IF YOU'RE TRAINING FOR A LONGER DISTANCE SPRING RACE like a half marathon, marathon, or 25K event (like the one held in my hometown Grand Rapids MI, the 41stFifth Third River Bank Run on May 12, 2018) you may be in the middle of a taper. Ashley Lauretta explains this strategy for Under Armor’s MapMyRun.com blog in an article “Don’t Make these 5 Common Taper Mistakes”.
“Tapering for a race involves decreasing your mileage so your body can be physically - and mentally - fresh on race day.” Lauretta says. The quoted expert in the article makes a distinction that is important to recognize, that the main reduction is in training volume and “to a lesser extent, intensity.”
This may be easier said than done by those who have progressively increased the week’s mileage plus the distance of the long run over several months. This demonstrable progress is a security blanket we have wrapped ourselves in, which, even on those cold wintery runs, warmed us emotionally and physically. If we’re doing more and more, we’re doing better and better, right? To stop going forward in training and start dialing it back, it’s as if we’ve been asked to hand over the blanket before the race start.
In addition, with spring weather arriving, we are eager to spend more time outdoors in sun and clear skies. And if the fueling part of training has been smart and not overdone, the sleek, strong body that has developed as a result of strength and endurance work deserves to be seen, we think. The flip side fear is that less training volume could lead to putting on unwanted pounds.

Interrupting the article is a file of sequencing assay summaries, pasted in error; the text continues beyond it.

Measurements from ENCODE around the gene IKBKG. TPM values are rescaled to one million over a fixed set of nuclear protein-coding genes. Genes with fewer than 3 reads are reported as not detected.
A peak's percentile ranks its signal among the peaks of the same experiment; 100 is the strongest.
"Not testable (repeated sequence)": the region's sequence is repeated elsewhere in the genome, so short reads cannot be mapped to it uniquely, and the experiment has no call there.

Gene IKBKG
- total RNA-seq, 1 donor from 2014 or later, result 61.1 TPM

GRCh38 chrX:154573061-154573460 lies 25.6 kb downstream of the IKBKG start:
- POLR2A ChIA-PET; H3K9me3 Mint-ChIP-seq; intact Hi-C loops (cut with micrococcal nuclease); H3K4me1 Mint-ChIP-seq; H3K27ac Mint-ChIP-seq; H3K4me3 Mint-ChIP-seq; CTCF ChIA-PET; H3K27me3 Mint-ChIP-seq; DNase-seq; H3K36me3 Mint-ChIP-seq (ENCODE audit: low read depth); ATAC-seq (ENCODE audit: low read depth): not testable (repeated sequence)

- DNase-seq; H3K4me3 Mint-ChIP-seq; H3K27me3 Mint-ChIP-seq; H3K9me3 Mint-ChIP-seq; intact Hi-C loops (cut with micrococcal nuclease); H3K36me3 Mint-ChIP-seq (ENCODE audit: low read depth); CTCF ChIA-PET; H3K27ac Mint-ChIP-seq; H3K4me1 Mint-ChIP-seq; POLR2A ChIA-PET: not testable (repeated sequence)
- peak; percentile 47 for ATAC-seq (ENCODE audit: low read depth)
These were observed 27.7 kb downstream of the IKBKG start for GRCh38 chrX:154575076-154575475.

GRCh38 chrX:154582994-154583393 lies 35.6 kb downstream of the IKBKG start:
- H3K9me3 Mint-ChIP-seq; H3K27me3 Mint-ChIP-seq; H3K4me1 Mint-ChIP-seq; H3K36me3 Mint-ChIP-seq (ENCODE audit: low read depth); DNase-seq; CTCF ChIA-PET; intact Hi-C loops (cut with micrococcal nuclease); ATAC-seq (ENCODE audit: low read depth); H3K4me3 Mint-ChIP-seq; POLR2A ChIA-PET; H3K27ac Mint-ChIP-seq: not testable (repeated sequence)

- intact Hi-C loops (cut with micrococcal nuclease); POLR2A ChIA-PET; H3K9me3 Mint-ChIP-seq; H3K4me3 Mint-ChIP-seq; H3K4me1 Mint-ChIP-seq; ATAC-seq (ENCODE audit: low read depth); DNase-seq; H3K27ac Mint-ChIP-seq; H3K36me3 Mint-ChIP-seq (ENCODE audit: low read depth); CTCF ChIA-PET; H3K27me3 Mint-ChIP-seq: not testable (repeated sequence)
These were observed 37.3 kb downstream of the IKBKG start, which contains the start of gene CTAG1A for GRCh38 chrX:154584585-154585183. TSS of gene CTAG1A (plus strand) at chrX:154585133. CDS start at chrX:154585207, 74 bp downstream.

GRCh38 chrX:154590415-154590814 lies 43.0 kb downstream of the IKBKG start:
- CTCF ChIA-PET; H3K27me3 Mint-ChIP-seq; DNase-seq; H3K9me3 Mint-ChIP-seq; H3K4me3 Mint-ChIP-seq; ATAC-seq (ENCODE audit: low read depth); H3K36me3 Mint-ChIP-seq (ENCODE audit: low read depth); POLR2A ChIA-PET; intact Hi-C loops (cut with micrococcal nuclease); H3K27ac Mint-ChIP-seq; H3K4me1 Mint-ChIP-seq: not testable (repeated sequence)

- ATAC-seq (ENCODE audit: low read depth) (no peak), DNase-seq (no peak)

Lauretta addresses that fear and other issues by cautioning against 5 taper mistakes:
Earned Runs comment: customizing requires experience; 1st time distance race runners may not be able to personalize until the next long event. Keep a log this race; may help the next
Not continuing training intensity
Earned Runs comment: reduce volume but keep up some intensity to maintain training gains
Worrying about putting on weight
Earned Runs comment: follow a nutrition plan to fuel for the race; some gain is expected. Don’t use the taper as an excuse to binge
Not reserving time for sleep
Earned Runs comment : Sleeping may not come easy; spend sleep time in bed/relaxing
Not trusting the plan
Earned Runs comment: the taper is part of the training plan; follow each week’s schedule
It’s best to read the full article to receive the benefit of the advice.
The taper will be good practice for a successful post-race recovery strategy. After your goal race has been completed you will need take time to heal and rest. Although at this point not having tough training sessions seems like a well-earned reward, it’s amazing how that down time period can become stressful.
RUN & MOVE HAPPY!
BRIDGE TO PHYSICAL SELF
Running, walking, and fitness activities enable us to experience our physical selves in a world mostly accessed through use of fingers on a mobile device.
EARNED RUNS is edited and authored by me, runner and founder. I began participating in road races before 5Ks were common. I've been a dietitian, practiced and taught clinical pathology, and been involved with research that utilized pathology. I am fascinated with understanding the origins of disease as well as health.
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